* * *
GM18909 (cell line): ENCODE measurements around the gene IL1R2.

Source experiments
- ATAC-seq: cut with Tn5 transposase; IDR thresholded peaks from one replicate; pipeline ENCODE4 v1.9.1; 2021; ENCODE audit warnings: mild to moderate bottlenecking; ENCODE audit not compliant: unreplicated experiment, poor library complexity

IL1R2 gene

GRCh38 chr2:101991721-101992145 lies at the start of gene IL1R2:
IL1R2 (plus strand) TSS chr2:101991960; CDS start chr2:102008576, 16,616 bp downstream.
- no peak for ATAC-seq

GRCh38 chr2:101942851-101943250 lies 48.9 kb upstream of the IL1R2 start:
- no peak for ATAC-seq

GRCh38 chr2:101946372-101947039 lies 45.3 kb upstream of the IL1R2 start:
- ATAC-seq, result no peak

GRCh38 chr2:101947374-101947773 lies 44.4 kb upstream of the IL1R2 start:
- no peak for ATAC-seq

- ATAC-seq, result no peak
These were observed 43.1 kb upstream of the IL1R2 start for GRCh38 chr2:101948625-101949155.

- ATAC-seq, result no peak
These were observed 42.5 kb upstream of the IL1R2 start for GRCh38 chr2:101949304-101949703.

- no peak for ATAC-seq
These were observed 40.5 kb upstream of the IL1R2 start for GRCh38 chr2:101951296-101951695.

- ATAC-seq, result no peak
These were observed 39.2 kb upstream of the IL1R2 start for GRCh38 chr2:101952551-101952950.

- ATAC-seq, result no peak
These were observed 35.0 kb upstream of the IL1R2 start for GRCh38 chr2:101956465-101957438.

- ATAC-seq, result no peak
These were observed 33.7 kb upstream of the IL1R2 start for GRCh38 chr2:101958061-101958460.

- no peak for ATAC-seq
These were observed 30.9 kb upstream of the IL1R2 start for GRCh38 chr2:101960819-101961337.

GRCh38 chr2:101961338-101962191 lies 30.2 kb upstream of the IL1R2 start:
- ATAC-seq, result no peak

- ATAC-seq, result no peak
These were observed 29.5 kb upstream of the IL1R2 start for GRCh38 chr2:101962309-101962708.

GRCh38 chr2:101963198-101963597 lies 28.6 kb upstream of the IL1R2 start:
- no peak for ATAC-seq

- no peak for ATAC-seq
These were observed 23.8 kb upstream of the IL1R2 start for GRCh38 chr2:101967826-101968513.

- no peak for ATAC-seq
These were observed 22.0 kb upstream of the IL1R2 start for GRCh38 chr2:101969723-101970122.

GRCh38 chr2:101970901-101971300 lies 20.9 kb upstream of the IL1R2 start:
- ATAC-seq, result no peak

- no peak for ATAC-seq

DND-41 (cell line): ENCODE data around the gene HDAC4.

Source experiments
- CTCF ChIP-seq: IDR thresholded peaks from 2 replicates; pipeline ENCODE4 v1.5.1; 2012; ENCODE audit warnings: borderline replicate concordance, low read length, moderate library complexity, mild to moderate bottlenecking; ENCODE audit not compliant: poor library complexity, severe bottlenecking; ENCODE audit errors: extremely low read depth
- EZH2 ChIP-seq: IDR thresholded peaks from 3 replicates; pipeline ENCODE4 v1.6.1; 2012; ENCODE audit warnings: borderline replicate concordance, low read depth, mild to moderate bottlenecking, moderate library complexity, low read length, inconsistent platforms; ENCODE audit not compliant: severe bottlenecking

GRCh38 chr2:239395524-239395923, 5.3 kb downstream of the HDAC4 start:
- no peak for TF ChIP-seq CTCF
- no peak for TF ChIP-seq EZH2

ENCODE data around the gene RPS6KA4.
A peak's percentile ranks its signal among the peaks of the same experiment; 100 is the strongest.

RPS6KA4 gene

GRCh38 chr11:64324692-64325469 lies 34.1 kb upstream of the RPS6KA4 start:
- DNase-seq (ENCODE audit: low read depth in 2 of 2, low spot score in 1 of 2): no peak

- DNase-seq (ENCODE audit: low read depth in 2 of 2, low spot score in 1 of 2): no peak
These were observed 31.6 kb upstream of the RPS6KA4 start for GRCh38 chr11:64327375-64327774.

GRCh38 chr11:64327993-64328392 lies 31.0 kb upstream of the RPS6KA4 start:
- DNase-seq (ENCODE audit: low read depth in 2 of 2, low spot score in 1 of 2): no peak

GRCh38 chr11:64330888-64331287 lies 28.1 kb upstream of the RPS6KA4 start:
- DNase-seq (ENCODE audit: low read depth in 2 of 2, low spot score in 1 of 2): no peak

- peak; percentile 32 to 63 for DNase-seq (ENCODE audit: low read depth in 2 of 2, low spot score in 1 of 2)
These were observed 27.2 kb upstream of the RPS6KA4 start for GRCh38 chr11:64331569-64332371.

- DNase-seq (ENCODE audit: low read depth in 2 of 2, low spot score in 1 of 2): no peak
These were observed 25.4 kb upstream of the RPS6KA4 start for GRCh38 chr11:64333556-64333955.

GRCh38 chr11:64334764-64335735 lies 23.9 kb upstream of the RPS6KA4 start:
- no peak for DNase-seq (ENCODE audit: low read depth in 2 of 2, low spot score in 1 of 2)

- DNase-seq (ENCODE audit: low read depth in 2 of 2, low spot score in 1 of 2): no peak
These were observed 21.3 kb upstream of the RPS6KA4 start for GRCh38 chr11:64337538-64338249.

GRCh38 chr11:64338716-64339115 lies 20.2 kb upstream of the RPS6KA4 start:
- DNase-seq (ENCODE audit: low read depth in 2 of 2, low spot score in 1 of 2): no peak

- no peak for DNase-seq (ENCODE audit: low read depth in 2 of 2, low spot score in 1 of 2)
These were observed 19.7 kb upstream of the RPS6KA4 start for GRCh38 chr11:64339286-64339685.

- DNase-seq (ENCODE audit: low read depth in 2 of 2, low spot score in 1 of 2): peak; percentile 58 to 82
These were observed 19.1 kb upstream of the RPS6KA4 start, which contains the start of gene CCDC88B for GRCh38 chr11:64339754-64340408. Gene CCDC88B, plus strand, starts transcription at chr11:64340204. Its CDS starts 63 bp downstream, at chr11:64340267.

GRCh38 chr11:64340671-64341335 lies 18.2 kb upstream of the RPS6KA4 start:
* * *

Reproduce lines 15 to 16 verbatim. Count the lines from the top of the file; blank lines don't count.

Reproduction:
These were observed 43.1 kb upstream of the IL1R2 start for GRCh38 chr2:101948625-101949155.

- ATAC-seq, result no peak